Flaws in U.S. National Security Strategy
In certain respects, U.S. adversaries’ constant activity has highlighted their own priorities: Russia seeks to undermine U.S. democracy, believing that disharmony in America’s heartland damages Washington’s foreign policy credibility; China unleashes waves of propaganda to defend its conduct in the early days of the COVID-19 pandemic, seeking to maintain its own credibility and competency on the international stage; and Iran spends inordinate amounts funding proxy groups around the region, seeking to maximize its influence all around the Middle East and South Asia. They all share a desire to undermine the United States without direct military confrontation — which may even lead to collaboration in post-U.S. Afghanistan.
The United States, then, by insisting on continuing to build up its conventional military capabilities, misses the point. It must be willing to fight the enemy where the enemy wishes to fight it. And, as Jones argues, “While conventional warfare—clashes between large military forces—defined twentieth-century power, irregular warfare will increasingly define international politics in the coming decades.” This may include Cold War-style irregular proxy wars, where both sides fight kinetic wars through third parties in third countries. The main counterargument is whether America needs to actively fight in order to better prepare for either irregular or conventional combat, or if it can build its capabilities from afar. But such a mindset would inevitably lead America to step away from its engagements around the world, opening vacuums for adversaries to fill and expand influence and leaving the U.S. without forward basing for responding to national security emergencies.
The most critical flaw in America’s current strategy, however, is its insistence that great-power competition and counter-terrorism are mutually exclusive — they are not. Many of the same irregular warfare initiatives that helped the United States defeat the Soviet Union in the Cold War — and that should now be deployed against China and Russia — also carry counter-terrorism benefits. Public diplomacy and influence operations that promote and celebrate American values do not just counter authoritarian propaganda in third world countries, they undermine the narratives perpetuated by anti-Western extremist groups. Strong international diplomatic and military alliances do not just deter Chinese or Russian aggression, they provide the United States greater reach in its more militaristic counter-terrorism pursuits. Providing economic and governance support to countries around the world does not just align them closer to the United States, it strengthens their capacity to defeat extremism within their own borders. If the United States intends to largely deprioritize counter-terrorism — and, more broadly, irregular warfare — in this “new Cold War,” it will miss out on some of its most effective tools.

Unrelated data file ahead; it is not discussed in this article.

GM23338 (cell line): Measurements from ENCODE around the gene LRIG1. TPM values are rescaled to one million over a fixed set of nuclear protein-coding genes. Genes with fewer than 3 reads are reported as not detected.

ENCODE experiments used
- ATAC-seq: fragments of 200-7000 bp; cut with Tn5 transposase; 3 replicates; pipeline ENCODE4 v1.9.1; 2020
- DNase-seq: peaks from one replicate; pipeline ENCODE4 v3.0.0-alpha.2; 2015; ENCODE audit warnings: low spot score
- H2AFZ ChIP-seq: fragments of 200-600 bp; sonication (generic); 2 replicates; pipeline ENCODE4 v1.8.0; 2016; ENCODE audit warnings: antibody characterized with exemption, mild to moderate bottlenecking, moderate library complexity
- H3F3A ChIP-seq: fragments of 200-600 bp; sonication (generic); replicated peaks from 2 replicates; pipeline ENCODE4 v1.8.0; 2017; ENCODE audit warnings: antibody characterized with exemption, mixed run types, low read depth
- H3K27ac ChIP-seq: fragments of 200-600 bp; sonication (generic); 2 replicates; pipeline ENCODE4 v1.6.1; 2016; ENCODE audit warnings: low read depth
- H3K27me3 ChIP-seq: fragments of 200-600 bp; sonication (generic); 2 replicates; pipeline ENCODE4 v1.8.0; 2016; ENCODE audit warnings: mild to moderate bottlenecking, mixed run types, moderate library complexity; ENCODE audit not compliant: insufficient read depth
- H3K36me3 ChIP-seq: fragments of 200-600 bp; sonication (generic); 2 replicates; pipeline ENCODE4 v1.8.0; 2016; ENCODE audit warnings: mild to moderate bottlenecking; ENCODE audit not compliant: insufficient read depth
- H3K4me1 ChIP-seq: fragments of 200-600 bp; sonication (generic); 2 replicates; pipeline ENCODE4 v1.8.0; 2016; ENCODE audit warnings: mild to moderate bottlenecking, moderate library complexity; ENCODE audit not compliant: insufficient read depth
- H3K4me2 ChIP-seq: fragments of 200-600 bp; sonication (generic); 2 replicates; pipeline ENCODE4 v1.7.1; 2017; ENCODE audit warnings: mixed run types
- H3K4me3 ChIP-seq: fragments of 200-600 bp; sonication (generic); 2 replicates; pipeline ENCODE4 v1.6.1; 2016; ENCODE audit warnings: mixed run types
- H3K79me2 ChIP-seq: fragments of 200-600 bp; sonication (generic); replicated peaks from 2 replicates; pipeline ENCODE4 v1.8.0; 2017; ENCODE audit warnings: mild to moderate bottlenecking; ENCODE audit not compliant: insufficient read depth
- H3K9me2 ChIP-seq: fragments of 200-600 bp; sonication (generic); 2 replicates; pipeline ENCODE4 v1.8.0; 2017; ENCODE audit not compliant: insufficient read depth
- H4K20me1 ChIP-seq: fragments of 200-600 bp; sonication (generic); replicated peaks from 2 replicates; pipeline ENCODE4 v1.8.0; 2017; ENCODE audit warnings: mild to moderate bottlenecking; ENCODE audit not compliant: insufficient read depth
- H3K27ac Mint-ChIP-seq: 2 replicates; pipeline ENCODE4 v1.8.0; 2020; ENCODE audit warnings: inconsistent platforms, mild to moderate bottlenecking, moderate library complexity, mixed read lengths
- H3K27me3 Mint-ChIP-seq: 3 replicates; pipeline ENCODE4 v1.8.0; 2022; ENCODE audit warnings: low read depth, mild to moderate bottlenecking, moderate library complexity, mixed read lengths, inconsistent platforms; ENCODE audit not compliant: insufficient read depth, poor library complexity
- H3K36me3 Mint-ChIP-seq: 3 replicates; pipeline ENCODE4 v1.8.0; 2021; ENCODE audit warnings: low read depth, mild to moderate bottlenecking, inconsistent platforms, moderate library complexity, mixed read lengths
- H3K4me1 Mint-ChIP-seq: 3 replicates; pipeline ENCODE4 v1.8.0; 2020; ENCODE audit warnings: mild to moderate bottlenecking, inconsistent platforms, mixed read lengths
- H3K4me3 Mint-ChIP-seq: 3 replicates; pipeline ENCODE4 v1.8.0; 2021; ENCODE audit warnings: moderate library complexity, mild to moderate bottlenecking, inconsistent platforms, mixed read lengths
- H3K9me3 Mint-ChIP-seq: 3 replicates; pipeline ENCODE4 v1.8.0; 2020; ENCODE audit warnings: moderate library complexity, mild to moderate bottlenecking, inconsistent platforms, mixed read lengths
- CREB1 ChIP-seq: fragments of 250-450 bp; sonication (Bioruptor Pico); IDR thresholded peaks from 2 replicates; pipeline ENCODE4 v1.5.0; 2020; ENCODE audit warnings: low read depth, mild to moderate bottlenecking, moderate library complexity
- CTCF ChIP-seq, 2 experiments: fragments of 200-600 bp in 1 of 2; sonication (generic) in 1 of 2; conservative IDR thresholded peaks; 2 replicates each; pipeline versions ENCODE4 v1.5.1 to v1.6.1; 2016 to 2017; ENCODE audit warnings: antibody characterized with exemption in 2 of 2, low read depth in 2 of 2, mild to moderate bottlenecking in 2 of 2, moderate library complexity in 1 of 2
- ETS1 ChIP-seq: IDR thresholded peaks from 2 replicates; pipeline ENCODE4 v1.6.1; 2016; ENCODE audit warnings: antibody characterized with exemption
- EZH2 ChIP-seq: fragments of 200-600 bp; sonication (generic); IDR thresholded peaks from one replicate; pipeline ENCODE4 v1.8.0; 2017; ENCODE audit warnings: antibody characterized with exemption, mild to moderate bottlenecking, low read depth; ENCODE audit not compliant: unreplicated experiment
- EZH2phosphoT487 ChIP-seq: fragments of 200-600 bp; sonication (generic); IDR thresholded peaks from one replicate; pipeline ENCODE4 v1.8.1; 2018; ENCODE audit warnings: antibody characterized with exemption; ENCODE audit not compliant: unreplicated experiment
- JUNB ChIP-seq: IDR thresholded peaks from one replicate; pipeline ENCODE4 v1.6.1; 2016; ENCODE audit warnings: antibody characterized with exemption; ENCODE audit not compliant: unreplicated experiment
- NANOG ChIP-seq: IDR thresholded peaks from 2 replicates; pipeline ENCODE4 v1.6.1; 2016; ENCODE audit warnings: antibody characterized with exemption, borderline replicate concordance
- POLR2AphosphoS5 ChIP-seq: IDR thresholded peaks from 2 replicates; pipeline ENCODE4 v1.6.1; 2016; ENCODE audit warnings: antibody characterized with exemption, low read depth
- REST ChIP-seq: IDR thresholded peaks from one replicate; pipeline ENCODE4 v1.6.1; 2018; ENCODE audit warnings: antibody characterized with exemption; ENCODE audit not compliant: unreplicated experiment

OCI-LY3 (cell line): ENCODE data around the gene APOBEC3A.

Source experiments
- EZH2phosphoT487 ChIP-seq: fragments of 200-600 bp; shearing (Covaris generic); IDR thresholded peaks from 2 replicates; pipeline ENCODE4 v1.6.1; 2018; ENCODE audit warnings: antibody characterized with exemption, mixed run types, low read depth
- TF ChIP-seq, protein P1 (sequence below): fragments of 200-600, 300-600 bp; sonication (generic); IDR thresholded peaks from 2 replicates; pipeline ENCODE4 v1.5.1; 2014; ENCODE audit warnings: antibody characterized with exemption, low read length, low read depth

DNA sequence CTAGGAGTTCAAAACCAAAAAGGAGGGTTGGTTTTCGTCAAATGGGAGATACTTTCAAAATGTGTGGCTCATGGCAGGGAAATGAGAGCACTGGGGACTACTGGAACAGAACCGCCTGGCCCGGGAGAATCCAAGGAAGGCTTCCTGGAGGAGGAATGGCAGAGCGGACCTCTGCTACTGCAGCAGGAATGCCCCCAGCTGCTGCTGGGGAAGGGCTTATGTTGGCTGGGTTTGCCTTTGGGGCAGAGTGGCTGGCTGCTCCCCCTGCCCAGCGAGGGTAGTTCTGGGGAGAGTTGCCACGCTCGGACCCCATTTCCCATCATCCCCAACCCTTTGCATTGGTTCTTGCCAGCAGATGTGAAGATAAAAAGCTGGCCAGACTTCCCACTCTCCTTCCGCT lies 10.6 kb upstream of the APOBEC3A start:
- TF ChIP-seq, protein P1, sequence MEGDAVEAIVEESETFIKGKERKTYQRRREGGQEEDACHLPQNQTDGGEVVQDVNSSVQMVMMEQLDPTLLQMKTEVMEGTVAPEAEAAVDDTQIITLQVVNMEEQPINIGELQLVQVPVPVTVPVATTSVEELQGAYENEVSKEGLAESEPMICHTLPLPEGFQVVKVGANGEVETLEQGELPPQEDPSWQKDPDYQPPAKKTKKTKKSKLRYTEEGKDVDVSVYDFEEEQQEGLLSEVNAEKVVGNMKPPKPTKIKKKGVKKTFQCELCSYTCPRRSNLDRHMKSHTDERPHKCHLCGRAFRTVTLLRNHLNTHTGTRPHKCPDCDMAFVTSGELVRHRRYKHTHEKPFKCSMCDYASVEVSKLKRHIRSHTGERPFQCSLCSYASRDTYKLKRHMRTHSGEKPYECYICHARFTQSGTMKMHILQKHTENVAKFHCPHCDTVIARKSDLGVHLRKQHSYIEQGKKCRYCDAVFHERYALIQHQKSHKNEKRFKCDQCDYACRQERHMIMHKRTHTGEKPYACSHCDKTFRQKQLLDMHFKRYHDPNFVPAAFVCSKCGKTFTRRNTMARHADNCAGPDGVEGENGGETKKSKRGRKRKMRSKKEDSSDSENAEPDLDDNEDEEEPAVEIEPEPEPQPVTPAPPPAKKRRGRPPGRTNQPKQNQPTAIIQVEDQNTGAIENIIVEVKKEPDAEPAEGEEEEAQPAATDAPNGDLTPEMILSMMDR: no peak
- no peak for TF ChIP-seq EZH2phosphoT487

Sun Tzu, oft-quoted by Jones, implored his followers to attack weaknesses — to strike where the enemy cannot defend. U.S. adversaries, across the board, have concluded that America’s weaknesses exist in the so-called “gray zone” — the range of activity between “peace” and “war.” And in response, it appears, the United States will continue building its conventional warfighting capabilities, to prepare for a fight that will probably never happen.
Jones’ concluding note, though, is an encouraging one. Russia, China, and Iran will forever be underdogs in global competition with the United States and its allies, because they share governing systems that repress people, and that are fundamentally unattractive. “[T]he principles and objectives that guide US foreign policy,” Jones writes, “should be linked to the country’s democratic values, and US policy should leverage all the instruments of power, such as military, diplomatic, financial, development, intelligence, and ideological.”
America and its allies will always be favorites — as long as they fight the right way.
Jacob Ware is the research associate for counterterrorism at the Council on Foreign Relations, and an adjunct professor at Georgetown University’s Walsh School of Foreign Service. His work has appeared in the Wall Street Journal, CNN, the Hill, War on the Rocks, and the CTC Sentinel, among other publications.
Photo by Staff Sgt. John Jackson